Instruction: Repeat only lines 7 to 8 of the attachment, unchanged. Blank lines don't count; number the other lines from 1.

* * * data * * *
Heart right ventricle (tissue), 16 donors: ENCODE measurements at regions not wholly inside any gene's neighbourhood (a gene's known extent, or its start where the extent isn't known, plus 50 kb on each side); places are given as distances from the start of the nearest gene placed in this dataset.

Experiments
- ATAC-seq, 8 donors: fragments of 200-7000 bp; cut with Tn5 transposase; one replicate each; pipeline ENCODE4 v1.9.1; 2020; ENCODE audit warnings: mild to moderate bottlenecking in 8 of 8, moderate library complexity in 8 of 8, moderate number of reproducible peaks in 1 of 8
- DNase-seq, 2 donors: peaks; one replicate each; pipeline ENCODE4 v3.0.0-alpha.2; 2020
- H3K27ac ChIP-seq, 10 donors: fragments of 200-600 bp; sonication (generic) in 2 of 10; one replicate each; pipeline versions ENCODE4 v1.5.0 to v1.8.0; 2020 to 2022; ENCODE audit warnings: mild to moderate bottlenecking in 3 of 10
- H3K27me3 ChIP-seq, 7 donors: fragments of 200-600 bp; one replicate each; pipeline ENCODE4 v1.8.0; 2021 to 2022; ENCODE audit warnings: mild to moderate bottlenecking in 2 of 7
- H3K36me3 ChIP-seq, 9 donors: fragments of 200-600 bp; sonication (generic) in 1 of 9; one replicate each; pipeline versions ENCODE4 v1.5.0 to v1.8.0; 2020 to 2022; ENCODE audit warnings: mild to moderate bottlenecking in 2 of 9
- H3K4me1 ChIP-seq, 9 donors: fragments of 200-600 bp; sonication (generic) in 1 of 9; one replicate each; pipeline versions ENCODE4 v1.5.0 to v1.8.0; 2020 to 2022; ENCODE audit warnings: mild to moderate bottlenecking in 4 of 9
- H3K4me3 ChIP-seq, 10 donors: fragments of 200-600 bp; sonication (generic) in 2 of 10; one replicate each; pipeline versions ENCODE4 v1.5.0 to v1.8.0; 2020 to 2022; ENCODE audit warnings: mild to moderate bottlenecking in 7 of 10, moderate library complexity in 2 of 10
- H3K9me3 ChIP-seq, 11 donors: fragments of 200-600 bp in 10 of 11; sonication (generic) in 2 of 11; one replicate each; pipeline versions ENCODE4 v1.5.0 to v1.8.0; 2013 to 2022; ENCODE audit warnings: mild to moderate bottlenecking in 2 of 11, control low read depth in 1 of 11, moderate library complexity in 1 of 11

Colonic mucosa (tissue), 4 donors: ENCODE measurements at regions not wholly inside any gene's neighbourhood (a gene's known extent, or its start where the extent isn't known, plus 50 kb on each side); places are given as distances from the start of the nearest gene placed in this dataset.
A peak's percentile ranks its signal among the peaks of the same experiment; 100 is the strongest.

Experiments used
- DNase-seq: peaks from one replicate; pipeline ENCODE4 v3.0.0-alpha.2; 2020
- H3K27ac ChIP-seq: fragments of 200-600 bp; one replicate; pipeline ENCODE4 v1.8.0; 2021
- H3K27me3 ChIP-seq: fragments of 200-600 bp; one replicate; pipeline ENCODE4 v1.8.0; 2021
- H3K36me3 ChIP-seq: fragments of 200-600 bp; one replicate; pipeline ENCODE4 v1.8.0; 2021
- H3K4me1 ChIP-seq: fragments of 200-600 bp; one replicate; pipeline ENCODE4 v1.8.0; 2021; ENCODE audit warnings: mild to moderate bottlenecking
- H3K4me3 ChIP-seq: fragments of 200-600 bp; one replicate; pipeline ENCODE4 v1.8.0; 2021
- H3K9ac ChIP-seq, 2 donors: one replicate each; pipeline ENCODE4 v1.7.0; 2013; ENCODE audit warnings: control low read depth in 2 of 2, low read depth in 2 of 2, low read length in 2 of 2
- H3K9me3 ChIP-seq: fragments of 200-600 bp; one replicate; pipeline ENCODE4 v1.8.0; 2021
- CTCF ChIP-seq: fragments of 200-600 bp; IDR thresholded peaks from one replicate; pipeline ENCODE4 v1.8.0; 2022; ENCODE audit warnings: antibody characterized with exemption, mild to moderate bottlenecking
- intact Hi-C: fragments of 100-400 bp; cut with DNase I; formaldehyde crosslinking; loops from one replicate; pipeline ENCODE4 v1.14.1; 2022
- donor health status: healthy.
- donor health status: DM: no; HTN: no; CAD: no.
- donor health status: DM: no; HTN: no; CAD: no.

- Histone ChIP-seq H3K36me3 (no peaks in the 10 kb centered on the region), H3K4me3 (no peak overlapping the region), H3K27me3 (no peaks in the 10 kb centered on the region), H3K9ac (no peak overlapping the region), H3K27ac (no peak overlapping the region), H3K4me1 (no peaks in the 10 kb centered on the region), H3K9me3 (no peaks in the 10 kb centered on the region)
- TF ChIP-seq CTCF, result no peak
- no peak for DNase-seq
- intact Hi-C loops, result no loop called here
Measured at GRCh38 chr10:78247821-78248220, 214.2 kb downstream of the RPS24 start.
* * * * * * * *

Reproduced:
- H3K36me3 ChIP-seq, 9 donors: fragments of 200-600 bp; sonication (generic) in 1 of 9; one replicate each; pipeline versions ENCODE4 v1.5.0 to v1.8.0; 2020 to 2022; ENCODE audit warnings: mild to moderate bottlenecking in 2 of 9
- H3K4me1 ChIP-seq, 9 donors: fragments of 200-600 bp; sonication (generic) in 1 of 9; one replicate each; pipeline versions ENCODE4 v1.5.0 to v1.8.0; 2020 to 2022; ENCODE audit warnings: mild to moderate bottlenecking in 4 of 9